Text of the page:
Thousands of people in India who’ve battled COVID-19 are dying from a rare infection called black fungus. Here’s the latest on India’s COVID-19 crisis, the diabetes link, and what this all might mean for you.
Mucormycosis, a dangerous infection known as black fungus, is threatening to disrupt India’s progress in ending the second wave of COVID-19. In an unfortunate form of double jeopardy, black fungus seems to pose the greatest threat to those who have recovered from the virus.
“This is an extremely serious infection that’s very difficult to treat,” says Robert Cyril Bollinger Jr., MD, MPH, the Raj and Kamla Gupta Professor of Infectious Diseases at Johns Hopkins Medicine in Baltimore. “In people with confirmed cases, the infection causes death more than 50 percent of the time,” he says.
In India, Black Fungus Cases Surge as COVID-19 Numbers Fall
As of June 7, COVID-19 has claimed the lives of more than 350,000 people in India, and the estimated number of confirmed cases in the country is approaching 30 million, according to the World Health Organization (WHO). Many experts believe those figures could actually be as much as 5 to 10 times higher, says Priya Sampathkumar, MD, an infectious-disease doctor at Mayo Clinic in Rochester, Minnesota. “Many people are dying before they even get to the hospital, so they’re not being counted as COVID-19 deaths,” says Dr. Sampathkumar.
The numbers of new COVID-19 cases and deaths appear to be on the decline after peaking on May 7, when there were 414,188 reported new cases, according to the WHO. By late May, new cases dropped to under 200,000 a day, with 113,460 new cases reported on June 6.
India’s COVID crisis has also improved in the last few weeks because of the availability of medical supplies, including oxygen, says Dr. Bollinger. “However, there does appear to be an uptick of COVID-19 in some of the rural areas, which presents a new challenge because these places have fewer resources,” he says.
The surge of black fungus infections presents another complication, with current estimates as reported by the BBC at 12,000 cases and counting. “They are seeing many more cases than what they would usually see, and it’s happening in people who have recently recovered from COVID-19,” says Bollinger.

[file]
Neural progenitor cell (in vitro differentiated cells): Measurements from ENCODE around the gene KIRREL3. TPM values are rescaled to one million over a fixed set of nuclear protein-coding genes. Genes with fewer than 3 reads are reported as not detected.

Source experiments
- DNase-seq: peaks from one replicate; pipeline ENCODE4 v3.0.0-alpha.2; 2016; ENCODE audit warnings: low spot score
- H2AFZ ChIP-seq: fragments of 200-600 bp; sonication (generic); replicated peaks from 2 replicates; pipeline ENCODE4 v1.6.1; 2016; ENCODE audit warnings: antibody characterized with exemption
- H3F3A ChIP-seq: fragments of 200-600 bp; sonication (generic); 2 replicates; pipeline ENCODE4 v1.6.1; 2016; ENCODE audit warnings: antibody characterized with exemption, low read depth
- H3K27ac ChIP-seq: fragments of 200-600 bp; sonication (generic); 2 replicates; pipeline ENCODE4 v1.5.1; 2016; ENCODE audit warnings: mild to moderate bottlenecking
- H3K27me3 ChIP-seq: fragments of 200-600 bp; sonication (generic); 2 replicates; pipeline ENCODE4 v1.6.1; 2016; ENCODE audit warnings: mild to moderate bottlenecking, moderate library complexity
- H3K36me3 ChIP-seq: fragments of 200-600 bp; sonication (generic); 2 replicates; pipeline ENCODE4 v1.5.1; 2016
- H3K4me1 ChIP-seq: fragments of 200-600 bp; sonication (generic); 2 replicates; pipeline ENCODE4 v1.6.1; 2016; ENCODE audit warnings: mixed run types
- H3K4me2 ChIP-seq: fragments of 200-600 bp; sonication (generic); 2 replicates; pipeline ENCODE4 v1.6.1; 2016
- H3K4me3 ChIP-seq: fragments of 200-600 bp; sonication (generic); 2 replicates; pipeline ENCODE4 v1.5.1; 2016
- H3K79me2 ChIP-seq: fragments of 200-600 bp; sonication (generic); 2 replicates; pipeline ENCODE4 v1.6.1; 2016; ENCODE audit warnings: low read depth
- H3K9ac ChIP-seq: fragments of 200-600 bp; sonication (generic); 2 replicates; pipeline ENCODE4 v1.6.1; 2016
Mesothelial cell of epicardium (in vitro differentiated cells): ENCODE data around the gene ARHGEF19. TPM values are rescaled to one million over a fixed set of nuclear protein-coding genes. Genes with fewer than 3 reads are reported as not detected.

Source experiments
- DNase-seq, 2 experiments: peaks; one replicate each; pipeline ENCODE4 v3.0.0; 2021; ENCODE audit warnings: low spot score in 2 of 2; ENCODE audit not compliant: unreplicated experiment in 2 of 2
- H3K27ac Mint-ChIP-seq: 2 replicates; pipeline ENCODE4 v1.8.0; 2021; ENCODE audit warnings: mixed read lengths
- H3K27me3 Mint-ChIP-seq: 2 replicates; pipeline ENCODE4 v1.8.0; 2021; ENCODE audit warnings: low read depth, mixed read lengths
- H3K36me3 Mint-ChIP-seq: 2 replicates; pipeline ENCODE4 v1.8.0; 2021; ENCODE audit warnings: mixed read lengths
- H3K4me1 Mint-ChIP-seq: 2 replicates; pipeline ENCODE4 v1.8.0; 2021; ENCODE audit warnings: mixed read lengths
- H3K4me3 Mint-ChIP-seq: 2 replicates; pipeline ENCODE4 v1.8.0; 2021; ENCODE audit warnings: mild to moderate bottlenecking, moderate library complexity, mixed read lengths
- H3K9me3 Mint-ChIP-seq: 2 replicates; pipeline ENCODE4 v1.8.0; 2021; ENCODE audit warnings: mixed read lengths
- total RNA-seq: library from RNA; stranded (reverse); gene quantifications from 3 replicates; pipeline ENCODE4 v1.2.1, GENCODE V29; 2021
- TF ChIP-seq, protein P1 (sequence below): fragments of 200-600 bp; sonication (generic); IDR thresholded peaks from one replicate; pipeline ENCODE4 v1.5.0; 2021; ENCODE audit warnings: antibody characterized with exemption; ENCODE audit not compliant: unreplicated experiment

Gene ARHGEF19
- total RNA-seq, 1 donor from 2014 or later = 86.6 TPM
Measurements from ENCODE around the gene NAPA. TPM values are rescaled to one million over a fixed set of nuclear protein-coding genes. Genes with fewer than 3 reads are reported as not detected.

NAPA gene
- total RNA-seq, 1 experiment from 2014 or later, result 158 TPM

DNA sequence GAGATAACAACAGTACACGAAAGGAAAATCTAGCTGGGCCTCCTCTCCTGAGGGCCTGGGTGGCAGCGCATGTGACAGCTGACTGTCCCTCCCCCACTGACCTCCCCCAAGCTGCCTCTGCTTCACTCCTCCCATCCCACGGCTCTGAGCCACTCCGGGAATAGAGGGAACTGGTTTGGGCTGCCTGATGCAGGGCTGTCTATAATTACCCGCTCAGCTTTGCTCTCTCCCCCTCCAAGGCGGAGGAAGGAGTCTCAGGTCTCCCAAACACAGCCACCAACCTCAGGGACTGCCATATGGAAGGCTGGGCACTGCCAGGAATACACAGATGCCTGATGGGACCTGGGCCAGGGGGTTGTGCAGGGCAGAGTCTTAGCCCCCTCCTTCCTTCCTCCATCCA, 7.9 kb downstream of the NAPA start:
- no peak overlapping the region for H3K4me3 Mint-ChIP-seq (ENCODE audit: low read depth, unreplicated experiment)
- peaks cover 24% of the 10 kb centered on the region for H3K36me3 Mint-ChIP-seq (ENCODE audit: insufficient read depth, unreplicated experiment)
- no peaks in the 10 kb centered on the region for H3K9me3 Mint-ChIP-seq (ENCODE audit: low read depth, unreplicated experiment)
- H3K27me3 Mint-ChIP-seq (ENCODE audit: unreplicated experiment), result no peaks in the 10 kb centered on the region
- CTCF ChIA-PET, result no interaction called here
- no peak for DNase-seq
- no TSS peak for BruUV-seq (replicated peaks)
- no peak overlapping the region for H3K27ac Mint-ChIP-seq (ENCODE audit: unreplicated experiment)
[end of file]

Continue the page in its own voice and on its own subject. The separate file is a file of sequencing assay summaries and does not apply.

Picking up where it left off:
10 Questions and Answers About COVID-19 and Black Fungus
Here, experts address the connection between COVID-19 and black fungus, describe black fungus symptoms and treatment, and explain who is and isn’t at risk.
1. What Is Black Fungus?
Mucormycosis is a fungal infection caused by a group of related molds known as mucormycetes, according to the Centers for Disease Control and Prevention (CDC). These fungi exist in the environment all over the world, especially in soil and decaying organic matter such as leaves, compost piles, or rotten wood.
In general, they don’t cause a problem for humans except in specific circumstances, says Bollinger.
2. What Are the Risk Factors for Black Fungus?
In addition to the rise of black fungus cases in India in people who have recovered from COVID-19, mucormycosis risk is higher for people with diabetes, especially diabetic ketoacidosis; those on immune-suppressant drugs; those who had cancer, particularly hematologic or blood type cancers; and those with weakened immune systems.
“Even before COVID-19, India has reported higher rates of mucormycosis than a lot of other countries. We’re not really clear on the reason for that, although it could be that India also has the largest burden of people with diabetes in the world,” Bollinger says. There may be environmental factors that impact exposure, including weather, he says.
People with type 1 and type 2 diabetes who aren’t able to manage their blood-sugar levels are at risk — “it’s anybody who has high sugar levels,” says Bollinger. The good news is that people who have well-managed diabetes have a low risk of this infection.
3. What Are the Symptoms of Black Fungus?
The symptoms of mucormycosis can differ depending on whether the fungus is growing in the sinus or brain area, the lungs, the skin, or the gastrointestinal (GI) system, according to the CDC.
In the sinuses, symptoms include one-sided facial swelling, headache, nasal congestion, black lesions on the nasal bridge or upper inside of the mouth, and fever.
When black fungus is in the lungs, symptoms include cough, chest pain, shortness of breath, and fever.
Skin mucormycosis can look like blisters or ulcers, and the infected area may turn black. Pain, warmth, redness, and swelling around a wound can also be symptoms.
Symptoms of GI mucormycosis include abdominal pain, nausea and vomiting, and GI bleeding.
Disseminated mucormycosis, which occurs when the infection spreads through the bloodstream, can occur in people who are already sick from other medical conditions; that makes it hard to determine which symptoms are due to the infection and which are related to their existing condition. Disseminated mucormycosis in the brain can affect mental status or induce coma.
4. How Is Black Fungus Treated?
Doctors treat black fungus very aggressively, says Bollinger. “First, if [patients] have diabetes you have to get their blood sugar under control, and if they are taking steroids those need to be tapered,” he says.
Surgery to remove the fungus is typically required, says Bollinger. He explains: “You have to go in and basically cut out as much of the fungus as you can. In about 40 percent of cases, black fungus causes an infection in the sinuses that can erode the sinuses and actually go into the brain.” In some cases, the eye or jawbone must be removed to stop the spread of the fungus.